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Lavrov seeks to make amends in Pakistan

Anita Joshua
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avenues for cooperation:Pakistan Foreign Minister Hina Rabbani Khar with her Russian counterpart Sergei Lavrov in Islamabad on Thursday. —Photo: AFP
avenues for cooperation:Pakistan Foreign Minister Hina Rabbani Khar with her Russian counterpart Sergei Lavrov in Islamabad on Thursday. —Photo: AFP

Russia and Pakistan on Thursday sought to put their relationship back on track after the hiccups following the cancellation of Russian President Vladimir Putin’s much-awaited visit to Islamabad this week.

Russian Foreign Minister Sergey Lavrov flew into Islamabad on Wednesday on what his Pakistani counterpart Hina Rabbani Khar said was a “two-day notice” amid widespread disappointment in Pakistan’s policy circles over Mr. Putin’s last minute cancellation.

Asked what message Russia was trying to send Pakistan by cancelling the Putin visit at the eleventh hour — Islamabad was informed just last week — Mr. Lavrov said that there was no reason other than the President’s packed schedule. This was seconded by Ms. Khar who maintained that Pakistan should accept what the Russians are saying — that it was a scheduling problem.

Saying Pakistan was keen to have Mr. Putin here, she underlined that the bilateral relationship — which has evolved over the past one-and-a-half years — was by no means a one-visit association. And, to drive home her point that Russia was serious about the relationship, she disclosed: “Mr. Lavrov is with us on a two-day notice”.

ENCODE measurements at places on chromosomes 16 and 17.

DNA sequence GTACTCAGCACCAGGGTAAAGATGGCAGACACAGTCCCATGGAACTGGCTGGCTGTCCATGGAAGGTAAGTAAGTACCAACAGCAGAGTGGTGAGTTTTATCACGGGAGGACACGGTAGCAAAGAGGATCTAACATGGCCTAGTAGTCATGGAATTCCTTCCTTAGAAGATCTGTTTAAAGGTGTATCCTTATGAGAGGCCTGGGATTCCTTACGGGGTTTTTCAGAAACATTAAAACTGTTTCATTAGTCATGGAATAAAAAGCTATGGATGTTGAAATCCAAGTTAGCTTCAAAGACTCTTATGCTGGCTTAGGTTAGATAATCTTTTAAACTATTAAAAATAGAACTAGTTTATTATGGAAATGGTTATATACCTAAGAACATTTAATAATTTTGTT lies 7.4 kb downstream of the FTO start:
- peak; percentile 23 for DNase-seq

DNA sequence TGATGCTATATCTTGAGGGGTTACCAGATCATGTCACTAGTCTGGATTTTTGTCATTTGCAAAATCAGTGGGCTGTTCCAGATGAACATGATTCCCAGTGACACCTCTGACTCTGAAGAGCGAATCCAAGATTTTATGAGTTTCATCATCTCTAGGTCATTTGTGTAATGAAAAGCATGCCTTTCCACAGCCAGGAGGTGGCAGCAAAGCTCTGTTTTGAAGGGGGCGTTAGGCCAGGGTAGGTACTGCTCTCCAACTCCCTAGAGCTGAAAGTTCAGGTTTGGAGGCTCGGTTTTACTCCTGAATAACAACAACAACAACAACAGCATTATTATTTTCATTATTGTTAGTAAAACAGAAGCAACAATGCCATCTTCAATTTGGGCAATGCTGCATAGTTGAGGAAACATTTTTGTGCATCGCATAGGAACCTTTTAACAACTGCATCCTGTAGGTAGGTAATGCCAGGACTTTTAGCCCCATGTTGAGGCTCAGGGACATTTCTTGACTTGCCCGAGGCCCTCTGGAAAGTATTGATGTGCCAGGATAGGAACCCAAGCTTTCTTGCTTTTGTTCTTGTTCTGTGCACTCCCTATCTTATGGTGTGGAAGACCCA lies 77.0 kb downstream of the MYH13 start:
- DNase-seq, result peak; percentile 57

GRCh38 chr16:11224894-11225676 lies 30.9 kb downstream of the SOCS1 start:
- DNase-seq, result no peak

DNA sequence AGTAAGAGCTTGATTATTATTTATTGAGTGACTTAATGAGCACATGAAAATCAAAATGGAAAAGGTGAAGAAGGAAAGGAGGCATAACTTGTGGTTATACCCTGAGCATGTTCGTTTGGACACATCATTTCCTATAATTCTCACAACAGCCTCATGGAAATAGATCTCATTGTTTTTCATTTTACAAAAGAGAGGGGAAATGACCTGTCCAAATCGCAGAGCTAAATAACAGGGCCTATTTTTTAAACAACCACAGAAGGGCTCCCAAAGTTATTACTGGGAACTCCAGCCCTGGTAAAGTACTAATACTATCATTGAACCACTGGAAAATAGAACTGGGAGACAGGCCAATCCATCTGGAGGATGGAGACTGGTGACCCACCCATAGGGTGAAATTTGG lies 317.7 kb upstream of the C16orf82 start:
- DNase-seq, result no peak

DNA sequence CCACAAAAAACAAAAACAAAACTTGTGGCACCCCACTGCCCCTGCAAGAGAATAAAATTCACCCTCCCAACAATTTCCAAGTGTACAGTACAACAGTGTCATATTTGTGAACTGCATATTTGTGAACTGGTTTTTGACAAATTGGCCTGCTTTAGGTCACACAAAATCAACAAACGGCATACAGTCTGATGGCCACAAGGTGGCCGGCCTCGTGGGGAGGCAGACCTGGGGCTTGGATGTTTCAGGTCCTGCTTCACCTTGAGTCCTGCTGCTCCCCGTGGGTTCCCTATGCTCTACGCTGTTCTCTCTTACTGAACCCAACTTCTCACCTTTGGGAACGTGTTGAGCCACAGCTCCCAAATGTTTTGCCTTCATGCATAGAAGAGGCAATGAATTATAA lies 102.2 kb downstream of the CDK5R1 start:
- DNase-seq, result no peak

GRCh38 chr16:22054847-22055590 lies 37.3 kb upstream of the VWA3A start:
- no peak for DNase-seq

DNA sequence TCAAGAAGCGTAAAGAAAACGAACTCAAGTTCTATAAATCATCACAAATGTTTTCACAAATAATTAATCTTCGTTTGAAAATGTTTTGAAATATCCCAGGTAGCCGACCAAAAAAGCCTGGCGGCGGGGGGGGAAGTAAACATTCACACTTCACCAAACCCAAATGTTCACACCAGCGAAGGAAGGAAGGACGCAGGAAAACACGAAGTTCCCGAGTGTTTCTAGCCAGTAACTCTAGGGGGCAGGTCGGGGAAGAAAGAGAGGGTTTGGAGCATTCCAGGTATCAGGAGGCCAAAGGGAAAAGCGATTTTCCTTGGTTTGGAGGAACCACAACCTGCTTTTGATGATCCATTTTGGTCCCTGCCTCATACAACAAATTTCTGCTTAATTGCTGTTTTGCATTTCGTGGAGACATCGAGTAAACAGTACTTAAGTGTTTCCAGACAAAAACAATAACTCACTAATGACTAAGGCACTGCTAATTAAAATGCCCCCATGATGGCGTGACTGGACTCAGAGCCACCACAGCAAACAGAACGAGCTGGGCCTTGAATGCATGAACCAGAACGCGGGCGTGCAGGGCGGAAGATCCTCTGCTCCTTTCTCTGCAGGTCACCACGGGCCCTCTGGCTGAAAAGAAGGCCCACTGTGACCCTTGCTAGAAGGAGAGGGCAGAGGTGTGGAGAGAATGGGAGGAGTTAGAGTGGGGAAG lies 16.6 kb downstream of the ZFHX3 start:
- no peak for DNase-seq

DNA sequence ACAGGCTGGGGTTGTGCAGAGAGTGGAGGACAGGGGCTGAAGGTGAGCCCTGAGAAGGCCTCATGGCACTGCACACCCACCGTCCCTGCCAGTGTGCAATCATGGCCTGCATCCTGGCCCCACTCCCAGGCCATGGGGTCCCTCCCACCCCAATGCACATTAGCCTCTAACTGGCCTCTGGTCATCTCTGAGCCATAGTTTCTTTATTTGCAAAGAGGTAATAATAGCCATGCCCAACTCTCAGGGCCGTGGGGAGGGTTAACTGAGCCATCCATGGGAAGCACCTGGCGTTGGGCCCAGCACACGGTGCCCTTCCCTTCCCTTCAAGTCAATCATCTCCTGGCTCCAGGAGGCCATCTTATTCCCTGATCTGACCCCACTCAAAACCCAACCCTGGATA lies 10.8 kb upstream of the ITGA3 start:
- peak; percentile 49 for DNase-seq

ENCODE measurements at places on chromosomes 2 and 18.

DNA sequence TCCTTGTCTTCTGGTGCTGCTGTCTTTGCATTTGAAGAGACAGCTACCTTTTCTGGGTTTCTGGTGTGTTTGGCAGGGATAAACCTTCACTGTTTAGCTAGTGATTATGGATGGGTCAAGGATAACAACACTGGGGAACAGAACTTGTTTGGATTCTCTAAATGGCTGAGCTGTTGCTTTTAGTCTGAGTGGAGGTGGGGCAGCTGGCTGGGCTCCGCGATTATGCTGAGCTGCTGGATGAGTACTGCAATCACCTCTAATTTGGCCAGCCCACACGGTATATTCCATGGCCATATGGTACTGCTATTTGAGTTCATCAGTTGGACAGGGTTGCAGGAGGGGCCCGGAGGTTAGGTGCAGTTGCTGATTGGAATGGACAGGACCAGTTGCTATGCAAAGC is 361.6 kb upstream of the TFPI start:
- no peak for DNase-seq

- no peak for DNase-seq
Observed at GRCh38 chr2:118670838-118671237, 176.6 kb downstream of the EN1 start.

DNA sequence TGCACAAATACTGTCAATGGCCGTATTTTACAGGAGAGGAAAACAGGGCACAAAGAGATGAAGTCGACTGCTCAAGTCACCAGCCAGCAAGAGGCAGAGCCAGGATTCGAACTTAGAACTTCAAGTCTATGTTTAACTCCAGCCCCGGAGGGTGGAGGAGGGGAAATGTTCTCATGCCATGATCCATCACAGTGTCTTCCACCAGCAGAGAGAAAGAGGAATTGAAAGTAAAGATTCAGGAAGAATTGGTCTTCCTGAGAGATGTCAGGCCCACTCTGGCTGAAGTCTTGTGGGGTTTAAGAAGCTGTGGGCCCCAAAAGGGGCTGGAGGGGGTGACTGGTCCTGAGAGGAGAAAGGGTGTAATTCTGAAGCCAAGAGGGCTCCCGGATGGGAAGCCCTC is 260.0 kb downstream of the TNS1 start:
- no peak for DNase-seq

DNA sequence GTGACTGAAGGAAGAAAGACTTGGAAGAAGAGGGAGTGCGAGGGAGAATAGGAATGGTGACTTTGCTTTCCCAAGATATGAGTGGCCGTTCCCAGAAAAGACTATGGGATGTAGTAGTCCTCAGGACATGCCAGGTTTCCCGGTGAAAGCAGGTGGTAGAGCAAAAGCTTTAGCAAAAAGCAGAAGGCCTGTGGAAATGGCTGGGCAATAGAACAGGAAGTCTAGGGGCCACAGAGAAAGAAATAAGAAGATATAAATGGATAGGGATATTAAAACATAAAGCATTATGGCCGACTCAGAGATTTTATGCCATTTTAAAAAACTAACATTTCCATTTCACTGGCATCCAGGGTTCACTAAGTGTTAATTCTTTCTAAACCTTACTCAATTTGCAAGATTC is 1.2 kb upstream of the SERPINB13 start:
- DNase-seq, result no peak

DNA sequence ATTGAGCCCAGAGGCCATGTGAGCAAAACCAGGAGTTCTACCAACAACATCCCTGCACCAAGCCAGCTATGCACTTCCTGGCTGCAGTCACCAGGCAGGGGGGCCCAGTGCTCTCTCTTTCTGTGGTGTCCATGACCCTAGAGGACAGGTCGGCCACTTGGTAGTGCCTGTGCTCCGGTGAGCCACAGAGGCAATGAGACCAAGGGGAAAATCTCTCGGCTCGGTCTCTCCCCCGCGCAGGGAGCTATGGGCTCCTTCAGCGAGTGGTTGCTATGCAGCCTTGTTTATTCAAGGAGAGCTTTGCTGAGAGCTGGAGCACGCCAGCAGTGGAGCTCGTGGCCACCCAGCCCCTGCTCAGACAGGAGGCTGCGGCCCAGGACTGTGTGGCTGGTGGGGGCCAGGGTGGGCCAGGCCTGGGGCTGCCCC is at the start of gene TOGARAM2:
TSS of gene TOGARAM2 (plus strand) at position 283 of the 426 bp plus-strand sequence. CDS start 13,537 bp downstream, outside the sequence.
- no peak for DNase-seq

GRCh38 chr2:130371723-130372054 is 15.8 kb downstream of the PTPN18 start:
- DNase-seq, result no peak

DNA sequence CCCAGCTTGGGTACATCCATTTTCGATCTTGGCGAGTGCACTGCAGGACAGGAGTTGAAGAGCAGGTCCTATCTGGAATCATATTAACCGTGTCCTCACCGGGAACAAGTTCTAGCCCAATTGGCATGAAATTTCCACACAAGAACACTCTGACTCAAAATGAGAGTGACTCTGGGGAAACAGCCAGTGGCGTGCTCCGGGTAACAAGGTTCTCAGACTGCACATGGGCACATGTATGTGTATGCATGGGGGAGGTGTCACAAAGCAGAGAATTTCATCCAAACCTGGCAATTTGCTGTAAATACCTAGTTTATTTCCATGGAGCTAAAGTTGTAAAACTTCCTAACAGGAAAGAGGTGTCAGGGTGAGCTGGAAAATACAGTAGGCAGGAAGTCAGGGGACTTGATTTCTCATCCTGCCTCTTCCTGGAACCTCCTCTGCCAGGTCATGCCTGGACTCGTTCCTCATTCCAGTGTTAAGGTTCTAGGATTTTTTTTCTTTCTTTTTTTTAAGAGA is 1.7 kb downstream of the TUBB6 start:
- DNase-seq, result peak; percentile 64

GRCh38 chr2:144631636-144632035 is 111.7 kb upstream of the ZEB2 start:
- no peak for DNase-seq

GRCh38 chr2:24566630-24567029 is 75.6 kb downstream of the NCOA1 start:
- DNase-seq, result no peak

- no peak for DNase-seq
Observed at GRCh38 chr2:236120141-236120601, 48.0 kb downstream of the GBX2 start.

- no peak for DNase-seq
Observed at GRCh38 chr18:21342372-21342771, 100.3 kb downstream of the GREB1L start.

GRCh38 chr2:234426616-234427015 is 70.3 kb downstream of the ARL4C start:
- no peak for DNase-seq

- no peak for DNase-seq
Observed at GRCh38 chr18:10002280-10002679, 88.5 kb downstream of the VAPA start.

Both Ministers described their talks as part of an ongoing exercise to explore avenues for cooperation at all levels including military, besides coordinated action on regional and international issues on which there was a convergence of opinion. According to Ms. Khar, the two sides also explored the possibility of a presidential meeting but she did not specify the venue.

To a pointed question on what Russia would do to help solve the Kashmir issue, Mr. Lavrov was categorical: “I don’t think any of the outstanding issues between India and Pakistan need external interference.”

Describing the diplomacy of both countries as “mature”, he welcomed the improvement in Pakistan’s relations with India.

Mr. Putin was scheduled to travel to Pakistan to attend the quadrilateral summit that includes Afghanistan and Tajikistan. Had the visit materialised, it would have been billed as a big feather in the cap of the Zardari dispensation, signalling a break from Pakistan’s earlier foreign policy which was completely aligned with the U.S — to the extent that many right-wing policy makers still take pride in having had a part in the breakdown of the former Soviet Union.

It is not just the civilian dispensation that is trying to steer away from the bitter history. Even as Mr. Lavrov was flying into Islamabad, Chief of Army Staff Ashfaq Parvez Kayani headed off to Moscow on a scheduled visit that remained immune to Mr. Putin’s decision.


  • Visit follows cancellation of President Putin’s trip

  • No interference in Kashmir, says Russian Foreign Minister



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